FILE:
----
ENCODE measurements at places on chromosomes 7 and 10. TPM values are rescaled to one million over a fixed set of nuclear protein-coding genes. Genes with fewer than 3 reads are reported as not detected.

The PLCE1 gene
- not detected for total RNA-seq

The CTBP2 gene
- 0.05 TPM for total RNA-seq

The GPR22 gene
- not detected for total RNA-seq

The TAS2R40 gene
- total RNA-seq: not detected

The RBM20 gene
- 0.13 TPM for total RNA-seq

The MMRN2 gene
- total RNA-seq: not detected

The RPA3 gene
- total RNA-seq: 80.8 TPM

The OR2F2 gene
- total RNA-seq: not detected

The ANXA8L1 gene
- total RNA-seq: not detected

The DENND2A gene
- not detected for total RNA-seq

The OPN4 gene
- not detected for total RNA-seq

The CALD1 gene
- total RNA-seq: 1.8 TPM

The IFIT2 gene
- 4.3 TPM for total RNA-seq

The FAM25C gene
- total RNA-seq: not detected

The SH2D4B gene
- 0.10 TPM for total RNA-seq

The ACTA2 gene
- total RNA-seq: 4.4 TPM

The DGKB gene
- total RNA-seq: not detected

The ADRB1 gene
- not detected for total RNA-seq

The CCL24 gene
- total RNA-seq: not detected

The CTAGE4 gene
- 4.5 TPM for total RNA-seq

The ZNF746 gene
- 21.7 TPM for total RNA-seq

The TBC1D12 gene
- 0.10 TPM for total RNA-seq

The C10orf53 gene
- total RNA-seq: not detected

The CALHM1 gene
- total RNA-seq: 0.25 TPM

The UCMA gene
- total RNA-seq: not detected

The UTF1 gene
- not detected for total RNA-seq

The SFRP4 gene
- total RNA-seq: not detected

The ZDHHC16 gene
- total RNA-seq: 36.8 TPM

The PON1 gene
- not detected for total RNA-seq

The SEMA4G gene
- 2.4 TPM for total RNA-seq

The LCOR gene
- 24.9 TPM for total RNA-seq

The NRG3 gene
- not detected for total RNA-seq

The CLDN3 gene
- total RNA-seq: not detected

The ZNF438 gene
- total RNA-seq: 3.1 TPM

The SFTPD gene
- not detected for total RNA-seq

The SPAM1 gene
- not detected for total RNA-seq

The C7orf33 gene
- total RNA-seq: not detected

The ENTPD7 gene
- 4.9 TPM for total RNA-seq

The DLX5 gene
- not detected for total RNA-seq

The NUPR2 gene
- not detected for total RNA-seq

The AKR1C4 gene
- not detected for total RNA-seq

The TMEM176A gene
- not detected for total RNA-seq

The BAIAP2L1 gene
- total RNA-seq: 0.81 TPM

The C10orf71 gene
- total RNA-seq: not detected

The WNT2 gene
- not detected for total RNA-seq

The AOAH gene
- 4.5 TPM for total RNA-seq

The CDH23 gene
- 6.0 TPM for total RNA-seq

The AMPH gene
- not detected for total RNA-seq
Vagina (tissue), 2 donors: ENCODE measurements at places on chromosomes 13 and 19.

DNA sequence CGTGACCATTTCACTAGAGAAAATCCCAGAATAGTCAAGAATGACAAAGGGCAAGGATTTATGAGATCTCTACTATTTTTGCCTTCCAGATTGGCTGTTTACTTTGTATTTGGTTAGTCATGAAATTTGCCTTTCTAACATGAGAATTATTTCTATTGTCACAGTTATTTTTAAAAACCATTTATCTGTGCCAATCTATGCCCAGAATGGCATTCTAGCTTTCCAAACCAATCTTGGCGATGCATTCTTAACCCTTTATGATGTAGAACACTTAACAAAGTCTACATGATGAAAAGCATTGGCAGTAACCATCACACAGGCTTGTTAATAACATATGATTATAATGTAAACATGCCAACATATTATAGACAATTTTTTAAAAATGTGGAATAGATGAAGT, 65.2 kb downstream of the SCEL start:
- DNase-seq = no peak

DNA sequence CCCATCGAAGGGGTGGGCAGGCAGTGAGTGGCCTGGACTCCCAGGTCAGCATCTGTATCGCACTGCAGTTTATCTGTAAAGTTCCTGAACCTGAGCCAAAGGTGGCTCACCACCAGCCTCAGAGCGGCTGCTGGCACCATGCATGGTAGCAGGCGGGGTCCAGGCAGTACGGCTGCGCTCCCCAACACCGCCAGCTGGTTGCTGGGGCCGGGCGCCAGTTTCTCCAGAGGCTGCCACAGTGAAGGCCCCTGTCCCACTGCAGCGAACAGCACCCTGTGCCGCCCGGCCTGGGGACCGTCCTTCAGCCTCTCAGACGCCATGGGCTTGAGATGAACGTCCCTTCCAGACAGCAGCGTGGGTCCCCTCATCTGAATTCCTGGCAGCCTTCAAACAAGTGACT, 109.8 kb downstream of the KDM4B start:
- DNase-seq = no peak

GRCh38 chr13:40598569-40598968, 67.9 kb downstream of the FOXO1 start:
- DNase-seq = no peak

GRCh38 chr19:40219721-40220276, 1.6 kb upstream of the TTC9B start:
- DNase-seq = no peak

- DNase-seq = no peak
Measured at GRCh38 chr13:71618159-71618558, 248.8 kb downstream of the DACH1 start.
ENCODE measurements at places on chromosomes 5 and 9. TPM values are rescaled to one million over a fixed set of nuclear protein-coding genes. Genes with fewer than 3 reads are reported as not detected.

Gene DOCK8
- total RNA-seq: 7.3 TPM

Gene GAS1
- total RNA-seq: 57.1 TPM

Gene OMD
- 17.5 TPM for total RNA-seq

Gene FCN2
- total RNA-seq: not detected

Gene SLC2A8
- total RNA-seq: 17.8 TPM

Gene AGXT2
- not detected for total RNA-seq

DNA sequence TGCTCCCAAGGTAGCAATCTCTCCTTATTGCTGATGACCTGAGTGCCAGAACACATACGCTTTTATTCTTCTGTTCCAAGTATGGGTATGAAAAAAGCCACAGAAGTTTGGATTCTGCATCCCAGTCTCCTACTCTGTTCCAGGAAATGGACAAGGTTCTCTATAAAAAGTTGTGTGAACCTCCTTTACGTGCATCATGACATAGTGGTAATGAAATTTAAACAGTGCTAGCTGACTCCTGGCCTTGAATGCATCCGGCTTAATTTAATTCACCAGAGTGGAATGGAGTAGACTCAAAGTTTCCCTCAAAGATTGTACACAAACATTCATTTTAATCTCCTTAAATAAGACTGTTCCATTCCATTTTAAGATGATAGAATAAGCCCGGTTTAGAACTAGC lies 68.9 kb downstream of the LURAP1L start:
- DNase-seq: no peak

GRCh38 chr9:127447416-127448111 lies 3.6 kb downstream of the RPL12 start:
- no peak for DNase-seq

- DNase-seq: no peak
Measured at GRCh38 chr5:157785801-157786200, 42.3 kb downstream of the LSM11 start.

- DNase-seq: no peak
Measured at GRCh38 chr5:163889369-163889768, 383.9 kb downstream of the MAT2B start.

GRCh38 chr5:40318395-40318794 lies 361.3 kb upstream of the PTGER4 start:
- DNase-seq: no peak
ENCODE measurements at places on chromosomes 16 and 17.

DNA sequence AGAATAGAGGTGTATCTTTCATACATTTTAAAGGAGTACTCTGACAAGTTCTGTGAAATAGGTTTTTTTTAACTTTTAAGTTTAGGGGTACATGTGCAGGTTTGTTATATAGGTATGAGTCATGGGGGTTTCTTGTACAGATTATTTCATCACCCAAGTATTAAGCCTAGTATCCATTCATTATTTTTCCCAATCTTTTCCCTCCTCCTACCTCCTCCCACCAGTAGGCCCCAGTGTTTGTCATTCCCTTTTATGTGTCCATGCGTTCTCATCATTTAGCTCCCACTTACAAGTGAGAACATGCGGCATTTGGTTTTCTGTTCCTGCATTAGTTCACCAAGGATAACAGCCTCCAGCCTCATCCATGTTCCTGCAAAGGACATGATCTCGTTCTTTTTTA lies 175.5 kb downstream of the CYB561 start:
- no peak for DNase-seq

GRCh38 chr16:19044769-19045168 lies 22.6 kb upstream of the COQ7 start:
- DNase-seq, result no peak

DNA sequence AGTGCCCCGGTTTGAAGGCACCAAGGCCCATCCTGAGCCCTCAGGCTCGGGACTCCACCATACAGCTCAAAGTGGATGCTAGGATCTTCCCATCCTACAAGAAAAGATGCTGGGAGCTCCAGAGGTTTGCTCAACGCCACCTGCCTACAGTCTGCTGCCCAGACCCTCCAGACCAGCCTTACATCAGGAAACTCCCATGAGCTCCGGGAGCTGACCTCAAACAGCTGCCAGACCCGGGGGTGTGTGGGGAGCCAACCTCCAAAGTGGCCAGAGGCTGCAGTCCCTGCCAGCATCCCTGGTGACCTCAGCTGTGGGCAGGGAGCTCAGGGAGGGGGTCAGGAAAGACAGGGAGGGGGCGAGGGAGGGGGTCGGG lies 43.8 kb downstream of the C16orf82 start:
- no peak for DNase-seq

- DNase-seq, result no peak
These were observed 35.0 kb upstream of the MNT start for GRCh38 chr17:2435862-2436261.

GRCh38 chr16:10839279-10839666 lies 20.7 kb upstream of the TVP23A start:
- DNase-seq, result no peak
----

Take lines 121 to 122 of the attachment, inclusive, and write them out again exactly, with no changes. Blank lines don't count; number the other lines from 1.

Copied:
- not detected for total RNA-seq

DNA sequence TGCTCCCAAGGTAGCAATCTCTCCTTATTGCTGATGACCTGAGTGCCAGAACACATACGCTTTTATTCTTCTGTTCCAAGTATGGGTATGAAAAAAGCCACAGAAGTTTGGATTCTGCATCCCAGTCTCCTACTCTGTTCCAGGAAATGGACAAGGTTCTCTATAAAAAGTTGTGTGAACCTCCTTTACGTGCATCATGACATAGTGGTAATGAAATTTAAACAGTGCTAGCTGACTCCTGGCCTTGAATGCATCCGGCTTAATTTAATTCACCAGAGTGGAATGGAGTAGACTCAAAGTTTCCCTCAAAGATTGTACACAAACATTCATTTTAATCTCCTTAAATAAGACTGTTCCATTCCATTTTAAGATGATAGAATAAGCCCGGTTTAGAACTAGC lies 68.9 kb downstream of the LURAP1L start: